DeepResource

Observing the world of renewable energy and sustainable living

Archive for the category “renewable”

“Climate Change, Are We Doomed?” Public Discourse Heating Up in Holland

Ir. Guus Berkhout is niet zo maar iemand: afgestudeerd TU-Delft, lid Nederlandse Akademie van Wetenschappen, Officier in de Orde van Oranje-Nassau. O.a. gewerkt voor Shell. Berkhout heeft een open brief geschreven naar onze premier, zie hieronder. Daaronder ons kommentaar.

Geachte heer Rutte,

Geluk heeft te maken met geloof in de toekomst. Daarom kijken velen van mijn generatie met warme gevoelens terug naar de jaren ’60, waarin we veel minder welvaart hadden dan nu, maar waarin we vast geloofden dat alles beter zou worden. Bedrijfsinvesteringen lagen dan ook op een hoog niveau. Wat een verschil met nu, waarin onze welvaart weliswaar aanzienlijk hoger is dan toen, maar waarin het geloof in de toekomst ver te zoeken is. De huidige generatie wordt overladen met inktzwarte verhalen over de toekomst van de aarde. En ze krijgen al jaren te horen dat er in ons land honderden miljarden nodig zijn om te proberen catastrofale klimaatrampen te voorkomen. Het is volgens de klimaatbeweging vijf voor twaalf! Maar is dat wel zo?

Meneer Rutte, ik weet dat u met ons land graag voorop wilt lopen in het nemen van klimaatmaatregelen. Maar bent u er zich wel van bewust dat u vreselijk verkeerd bent voorgelicht? Realiseert u zich wel dat de werkelijkheid heel anders is dan het sombere beeld dat u nu al jaren voorgeschoteld krijgt? Weet u wel dat als we alles gaan uitvoeren wat er in uw kostbare klimaatplannen staat, de wereld slechts 0,00030C minder opwarmt? Dat getal is niet te meten!

In mijn brief wil ik u graag vijf aantoonbare onjuistheden in de argumenten van uw voorgenomen klimaatbeleid voorleggen.

De bewering dat 97% van de klimaatwetenschappers er van overtuigd is dat opwarming wordt veroorzaakt door de mens, is een gemanipuleerd getal. Van de 11.944 klimaatartikelen die werden geraadpleegd waren er 7930 die zich daar helemaal niet over uitlieten, slechts 41 artikelen die er echt in geloofden (slechts 41 van de 11.944!) en de resterende artikelen die min of meer twijfels hadden.

Klimaatverandering is een razend ingewikkeld proces en de wetenschap is er nog lang niet uit. Met name over de effecten van wolken en oceanen is nog weinig bekend. Bovendien, de nieuwste wetenschappelijke resultaten laten zien dat de invloed van CO2 op de temperatuur aanzienlijk kleiner is dan eerder geschat. Dat verklaart waarom tot nu toe de voorspellingen van klimaatmodellen altijd veel te hoog uitkwamen. De daaraan gekoppelde doemverhalen zijn dus niet op feiten maar op fictie gebaseerd.

De wereld van het klimaatonderzoek zit al jarenlang vol met bedenkelijk gedrag. Temperaturen uit vroegere warme perioden worden naar beneden bijgesteld, met als gevolg dat de hoge temperaturen van vandaag uniek lijken in de geschiedenis. Ook zien we regelmatig dat metingen van nu juist naar boven worden bijgesteld, met als gevolg dat metingen en modelresultaten goed overeen lijken te komen. Waarom deze misleidende acties in naam van de wetenschap?

Zon en wind kunnen bij lange na niet ons land voorzien van voldoende energie. Dat is geen zaak van technologie, maar van klimaat. Nederland heeft relatief weinig zon en wind, met ook nog eens een grote variatie in het aanbod. Bovendien, ons land is welvarend en gebruikt daardoor veel energie. We zullen ons land dus propvol moeten gaan zetten met windparken en zonneweiden. Als één van de dichtstbevolkte landen ter wereld is dat geen prettig vooruitzicht. Maar het is nog erger. We zullen ook nog een peperduur back-up systeem operationeel moeten houden om energie te leveren op dagen met weinig zon en wind.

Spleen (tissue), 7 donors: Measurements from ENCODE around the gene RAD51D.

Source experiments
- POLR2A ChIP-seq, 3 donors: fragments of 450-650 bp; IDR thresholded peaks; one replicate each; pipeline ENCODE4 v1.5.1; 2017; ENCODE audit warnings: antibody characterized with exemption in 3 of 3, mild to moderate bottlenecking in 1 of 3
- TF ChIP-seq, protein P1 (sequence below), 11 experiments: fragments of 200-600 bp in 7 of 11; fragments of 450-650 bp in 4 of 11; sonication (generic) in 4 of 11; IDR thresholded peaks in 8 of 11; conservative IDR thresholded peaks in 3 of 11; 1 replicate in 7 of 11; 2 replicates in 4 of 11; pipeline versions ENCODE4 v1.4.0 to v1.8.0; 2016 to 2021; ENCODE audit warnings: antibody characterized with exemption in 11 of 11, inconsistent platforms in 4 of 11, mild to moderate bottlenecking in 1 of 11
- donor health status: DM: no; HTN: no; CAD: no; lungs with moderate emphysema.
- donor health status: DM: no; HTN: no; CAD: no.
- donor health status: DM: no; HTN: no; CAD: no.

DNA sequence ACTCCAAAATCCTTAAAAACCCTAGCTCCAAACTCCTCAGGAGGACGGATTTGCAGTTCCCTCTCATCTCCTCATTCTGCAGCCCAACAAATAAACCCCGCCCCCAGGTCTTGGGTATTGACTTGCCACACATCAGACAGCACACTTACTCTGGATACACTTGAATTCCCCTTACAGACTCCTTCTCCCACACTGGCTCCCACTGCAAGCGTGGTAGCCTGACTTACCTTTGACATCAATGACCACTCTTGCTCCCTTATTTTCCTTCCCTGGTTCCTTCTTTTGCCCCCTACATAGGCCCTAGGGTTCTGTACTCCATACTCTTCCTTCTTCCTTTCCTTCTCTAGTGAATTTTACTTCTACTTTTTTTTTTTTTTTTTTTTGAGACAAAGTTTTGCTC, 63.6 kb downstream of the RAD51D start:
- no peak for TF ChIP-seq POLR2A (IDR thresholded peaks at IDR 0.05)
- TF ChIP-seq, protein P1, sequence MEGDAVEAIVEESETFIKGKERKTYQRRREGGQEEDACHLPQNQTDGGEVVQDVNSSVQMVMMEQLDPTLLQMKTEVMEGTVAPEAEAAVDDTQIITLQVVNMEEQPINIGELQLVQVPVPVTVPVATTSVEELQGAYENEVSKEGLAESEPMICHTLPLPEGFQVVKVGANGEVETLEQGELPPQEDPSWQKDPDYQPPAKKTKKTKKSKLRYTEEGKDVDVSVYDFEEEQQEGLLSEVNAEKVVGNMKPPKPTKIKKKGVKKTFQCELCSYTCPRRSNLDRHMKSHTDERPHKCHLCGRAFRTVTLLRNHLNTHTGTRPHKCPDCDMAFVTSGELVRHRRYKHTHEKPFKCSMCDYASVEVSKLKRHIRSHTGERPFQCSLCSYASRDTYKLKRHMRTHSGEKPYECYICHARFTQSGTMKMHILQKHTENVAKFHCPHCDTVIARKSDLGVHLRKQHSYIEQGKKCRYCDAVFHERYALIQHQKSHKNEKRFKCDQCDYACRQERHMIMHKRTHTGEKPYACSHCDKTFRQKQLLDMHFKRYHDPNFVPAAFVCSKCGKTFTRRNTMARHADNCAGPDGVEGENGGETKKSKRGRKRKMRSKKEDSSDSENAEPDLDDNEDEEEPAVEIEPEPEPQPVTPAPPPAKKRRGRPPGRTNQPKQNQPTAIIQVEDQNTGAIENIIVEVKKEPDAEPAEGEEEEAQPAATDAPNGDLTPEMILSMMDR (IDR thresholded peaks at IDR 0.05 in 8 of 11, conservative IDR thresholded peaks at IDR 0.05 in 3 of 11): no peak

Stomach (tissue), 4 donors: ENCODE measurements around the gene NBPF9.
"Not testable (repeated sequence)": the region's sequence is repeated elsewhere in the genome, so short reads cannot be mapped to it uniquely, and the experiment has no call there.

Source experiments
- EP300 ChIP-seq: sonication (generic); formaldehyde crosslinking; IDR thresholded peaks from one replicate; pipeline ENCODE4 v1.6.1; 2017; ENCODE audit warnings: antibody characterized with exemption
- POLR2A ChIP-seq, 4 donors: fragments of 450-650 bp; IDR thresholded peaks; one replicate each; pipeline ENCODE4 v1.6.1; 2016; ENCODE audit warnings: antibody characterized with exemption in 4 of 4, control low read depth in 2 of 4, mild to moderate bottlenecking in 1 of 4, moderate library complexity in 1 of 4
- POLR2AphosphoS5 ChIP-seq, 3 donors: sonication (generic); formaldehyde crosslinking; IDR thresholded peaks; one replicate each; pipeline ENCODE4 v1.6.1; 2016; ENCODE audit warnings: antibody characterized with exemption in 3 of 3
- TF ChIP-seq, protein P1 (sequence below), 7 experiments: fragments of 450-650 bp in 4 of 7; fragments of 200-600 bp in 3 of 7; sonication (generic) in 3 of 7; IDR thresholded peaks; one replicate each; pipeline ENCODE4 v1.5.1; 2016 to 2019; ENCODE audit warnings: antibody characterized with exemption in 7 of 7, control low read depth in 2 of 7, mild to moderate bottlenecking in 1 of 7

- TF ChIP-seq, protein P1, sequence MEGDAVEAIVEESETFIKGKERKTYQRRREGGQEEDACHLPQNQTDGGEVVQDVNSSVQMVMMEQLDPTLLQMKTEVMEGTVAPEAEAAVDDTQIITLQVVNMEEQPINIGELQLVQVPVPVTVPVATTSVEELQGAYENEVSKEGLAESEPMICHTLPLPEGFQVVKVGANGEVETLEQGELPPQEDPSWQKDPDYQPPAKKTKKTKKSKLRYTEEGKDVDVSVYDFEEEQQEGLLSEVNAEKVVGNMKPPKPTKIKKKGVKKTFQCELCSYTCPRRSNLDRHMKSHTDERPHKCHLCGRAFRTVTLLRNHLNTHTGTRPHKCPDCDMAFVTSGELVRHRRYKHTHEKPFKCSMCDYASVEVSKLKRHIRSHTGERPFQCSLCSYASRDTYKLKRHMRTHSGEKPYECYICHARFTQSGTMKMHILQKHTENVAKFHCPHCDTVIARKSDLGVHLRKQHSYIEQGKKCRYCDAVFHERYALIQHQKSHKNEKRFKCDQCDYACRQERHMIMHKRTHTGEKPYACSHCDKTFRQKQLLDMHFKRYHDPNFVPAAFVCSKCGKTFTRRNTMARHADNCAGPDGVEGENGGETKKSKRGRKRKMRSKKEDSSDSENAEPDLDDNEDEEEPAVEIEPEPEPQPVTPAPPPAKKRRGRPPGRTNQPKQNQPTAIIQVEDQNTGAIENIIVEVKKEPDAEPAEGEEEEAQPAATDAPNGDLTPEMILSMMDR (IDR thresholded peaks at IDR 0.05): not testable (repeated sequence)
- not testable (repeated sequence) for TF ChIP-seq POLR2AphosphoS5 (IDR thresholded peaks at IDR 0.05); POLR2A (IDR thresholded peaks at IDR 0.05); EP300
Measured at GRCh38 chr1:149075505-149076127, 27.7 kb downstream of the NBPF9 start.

De vaak genoemde optie van biomassa verbranden is aanwijsbaar veel slechter dan het verbranden van steenkool. Waterstof dan? Helaas, waterstof is een zeldzaam gas in de natuur. Dat gas moet de mens dus zelf maken en daarvoor is goedkope groene elektriciteit nodig. Maar die hebben we juist niet. Dus zitten we hier in een cirkelredenering.

In conclusie, meneer Rutte, de wetenschap weet het nog (lang) niet, de natuurlijke fenomenen zon + wind zullen in ons land nooit de benodigde hoeveelheid energie op een betrouwbare en betaalbare manier kunnen leveren, het verbranden van biomassa is erger dan het verbranden van steenkool en groene waterstof is pas toepasbaar als we de groene energie hebben om het te maken.

Maar wat u echt zorgen moet baren is dat de samenleving zienderogen polariseert. Steeds meer burgers willen Nederland niet zien veranderen in een jungle van gesubsidieerde windturbines en zonnepanelen, terwijl ze weten dat er geen meetbaar effect zal zijn op het klimaat. Ze beginnen nu ook te merken aan hun besteedbaar inkomen dat ze er wel veel armer van worden.

Daarom, tot slot meneer Rutte, mijn dringende advies aan u is om klimaatbeleid over een heel andere boeg te gooien. Het kan nu nog. Haal milieu- en klimaatbeleid uit elkaar, stop met de omvangrijke houtkap, temporiseer de energietransitie en geef de burger juiste informatie over de nationale kosten. De laatste wetenschappelijke stand van zaken laat zien dat we ruim de tijd hebben om met deskundige critici – die tot nu toe niet aan de klimaattafels van ja-knikkers mochten plaatsnemen – een alternatief voorstel op te stellen met als beginsel: aanpassen aan zaken waar de mens geen invloed op heeft (‘adaptatie’) en voorkomen van zaken waar de mens wél invloed op kan uitoefenen (‘mitigatie’). Is het bestuurlijk niet onverantwoord van uw kabinet om klimaatbeleid te gaan uitvoeren zonder kennis te hebben genomen van de nieuwe inzichten in het alternatieve voorstel?

[climategate.nl] – Open brief aan Mark Rutte
[climategate.nl] – Guus Berkhout: ‘Stop met doemdenken!’
[wikipedia.org] – Guus Berkhout

Onze reaktie:

Read more…

Renewable Energy Breakthroughs Tipping Point

GreenBiz

Gepubliceerd op 31 okt. 2018

We are at an amazing tipping point with recent renewable energy breakthroughs. To achieve a carbon-free world, the challenge is staggering, but so is the size of the opportunity. Technology and innovation pioneer Bill Gross shares new developments that make this tipping point a reality.

Magnetic Gearing for Renewable Energy Devices

Renewable energy sources, such as wind and wave, can power our world. Currently, mechanical gears are used inside of these energy conversion systems to connect a high-speed electric machine to a low-speed physical energy source. Improving the design of the systems that convert these sources into electrical energy has far-reaching benefits.